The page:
Argenti points out that a sport dominated by a single team will never be thrilling viewing – although at least this season BMW Williams is still in touch with Ferrari in the constructors’ championship. He asks: “Where’s the glamour, where’s the excitement? Why should sponsors put £10m into the sport when you know who is going to win every race?”

Monaco monotony

Even F1 boss Bernie Ecclestone, who has a number of interests in the sport, including stakes in TV rights holder Formula One Management and signage operator Allsport, has admitted the sport needs to become more entertaining. Changes to the qualifying process and the withdrawal of technological driving aids this year are only the beginning of the rethink; Ecclestone has now suggested that qualifying rounds should be moved to the same day as the main race to make the event more exciting.

Richard Davies, head of sponsorship at Initiative, says the changes have so far produced only a modest improvement. Davies says the value of the TV sponsorship rights has fallen since the £25m, four-year deal brokered by Toyota in 2001. The car company demanded a cash rebate from ITV last year after viewing figures disappointed (MW October 31, 2002).

But Davies maintains that the sport remains a sound sponsorship opportunity. “The audiences are still huge, and made more attractive as the sport is live. The period of stagnation reached its nadir last season, with the Ferrari domination but things look to be improving.”

Ben Pincus, chief executive of sports agency The Works, agrees that F1 is a valuable sponsorship property. There have been a number of sponsorship deals this year, notably by the BMW Williams team, which signed up GlaxoSmithKline’s Niquitin CQ and Budweiser over the summer (MW July 3).

Pincus highlights Vodafone, H-P and FedEx as brands that have successfully used F1 sponsorships in their marketing. “Many brands in F1 still think having their name on the cars is enough. It is not, of course: they will just get lost in the clutter.”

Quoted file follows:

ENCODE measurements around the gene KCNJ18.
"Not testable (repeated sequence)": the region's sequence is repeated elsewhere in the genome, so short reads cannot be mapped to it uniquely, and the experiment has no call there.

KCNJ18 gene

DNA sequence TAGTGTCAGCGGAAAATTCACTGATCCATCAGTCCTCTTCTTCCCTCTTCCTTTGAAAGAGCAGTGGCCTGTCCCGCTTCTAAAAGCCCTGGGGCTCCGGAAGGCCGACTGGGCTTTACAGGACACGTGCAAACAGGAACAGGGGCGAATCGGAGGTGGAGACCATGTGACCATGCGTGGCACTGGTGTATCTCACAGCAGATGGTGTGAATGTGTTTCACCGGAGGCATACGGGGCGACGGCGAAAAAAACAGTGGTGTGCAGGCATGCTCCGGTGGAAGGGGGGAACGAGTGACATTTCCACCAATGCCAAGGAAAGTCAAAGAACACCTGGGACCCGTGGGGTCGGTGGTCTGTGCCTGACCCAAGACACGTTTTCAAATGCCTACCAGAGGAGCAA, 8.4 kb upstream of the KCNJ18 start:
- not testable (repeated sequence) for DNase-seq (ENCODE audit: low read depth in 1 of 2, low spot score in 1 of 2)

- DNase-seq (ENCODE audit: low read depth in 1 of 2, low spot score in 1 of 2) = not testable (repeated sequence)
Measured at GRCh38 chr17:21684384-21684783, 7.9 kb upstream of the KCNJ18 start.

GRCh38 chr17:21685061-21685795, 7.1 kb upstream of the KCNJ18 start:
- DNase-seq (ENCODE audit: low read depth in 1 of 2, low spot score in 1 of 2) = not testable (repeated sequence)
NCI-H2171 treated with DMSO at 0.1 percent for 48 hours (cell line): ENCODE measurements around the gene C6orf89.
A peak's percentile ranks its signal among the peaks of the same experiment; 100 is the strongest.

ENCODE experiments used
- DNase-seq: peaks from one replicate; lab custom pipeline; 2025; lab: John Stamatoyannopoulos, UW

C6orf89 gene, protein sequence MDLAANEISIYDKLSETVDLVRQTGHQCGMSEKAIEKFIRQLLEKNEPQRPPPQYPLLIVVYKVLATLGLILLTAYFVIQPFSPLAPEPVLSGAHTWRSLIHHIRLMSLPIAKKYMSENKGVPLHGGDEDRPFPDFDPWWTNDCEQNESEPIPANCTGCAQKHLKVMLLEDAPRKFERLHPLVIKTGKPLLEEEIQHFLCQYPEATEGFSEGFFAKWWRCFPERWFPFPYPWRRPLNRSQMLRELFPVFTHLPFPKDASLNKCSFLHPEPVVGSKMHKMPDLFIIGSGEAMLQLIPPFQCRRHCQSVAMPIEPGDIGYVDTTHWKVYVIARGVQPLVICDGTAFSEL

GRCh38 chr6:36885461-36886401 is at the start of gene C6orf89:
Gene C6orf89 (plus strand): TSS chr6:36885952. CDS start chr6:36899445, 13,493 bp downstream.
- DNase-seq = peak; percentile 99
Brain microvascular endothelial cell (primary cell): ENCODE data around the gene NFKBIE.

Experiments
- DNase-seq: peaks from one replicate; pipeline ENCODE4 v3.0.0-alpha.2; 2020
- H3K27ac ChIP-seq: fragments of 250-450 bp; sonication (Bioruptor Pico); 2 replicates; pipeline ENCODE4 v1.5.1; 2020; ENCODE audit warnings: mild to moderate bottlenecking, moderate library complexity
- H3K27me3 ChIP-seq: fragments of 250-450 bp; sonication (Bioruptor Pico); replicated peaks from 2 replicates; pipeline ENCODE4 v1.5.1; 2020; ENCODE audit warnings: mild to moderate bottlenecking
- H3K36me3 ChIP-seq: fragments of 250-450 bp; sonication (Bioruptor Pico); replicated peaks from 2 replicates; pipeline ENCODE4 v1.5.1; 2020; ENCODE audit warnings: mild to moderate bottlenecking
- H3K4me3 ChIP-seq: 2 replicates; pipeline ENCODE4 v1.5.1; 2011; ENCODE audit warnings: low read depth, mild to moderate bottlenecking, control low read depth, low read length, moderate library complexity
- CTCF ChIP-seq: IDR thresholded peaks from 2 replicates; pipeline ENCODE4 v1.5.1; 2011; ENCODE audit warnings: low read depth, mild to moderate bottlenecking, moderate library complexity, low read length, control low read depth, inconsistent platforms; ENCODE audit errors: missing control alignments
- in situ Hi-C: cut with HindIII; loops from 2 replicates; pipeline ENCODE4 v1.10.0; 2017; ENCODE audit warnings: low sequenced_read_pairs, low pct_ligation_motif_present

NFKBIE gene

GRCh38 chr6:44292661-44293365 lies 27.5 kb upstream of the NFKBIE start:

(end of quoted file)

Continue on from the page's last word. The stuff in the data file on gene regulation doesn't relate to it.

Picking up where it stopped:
He adds the biggest challenge facing F1 is to attract packaged goods brands into a sport traditionally sponsored by technology companies and the tobacco industry.

No nicotine at the Nürburgring

That challenge is especially pressing as tobacco’s involvement in F1 is coming under increasing pressure from the advertising bans being introduced around the world, including an EU sponsorship ban that comes into force in 2006. Outside the packaged goods industry, says Pincus, a decreasing number of brands have the global reach to justify an F1 sponsorship.

However, Andrew Wilding, joint managing director of Carat Sport and a former Benetton team sponsorship manager, says the sport is unlikely to need to replace tobacco sponsorship.

He says: “Tobacco won’t go – F1 is already shifting races to Bahrain and Shanghai, and away from places such as Canada, for tobacco reasons.”

However, he warns that F1 might become less attractive to Western brands if teams race outside Europe, or with different sponsors for certain races, in order to circumvent local bans.

But as one door closes, another opens. One area of lucrative future sponsorship, says BMW Williams marketing director Jim Wright, will be the Asian market, when tracks open in the region next year.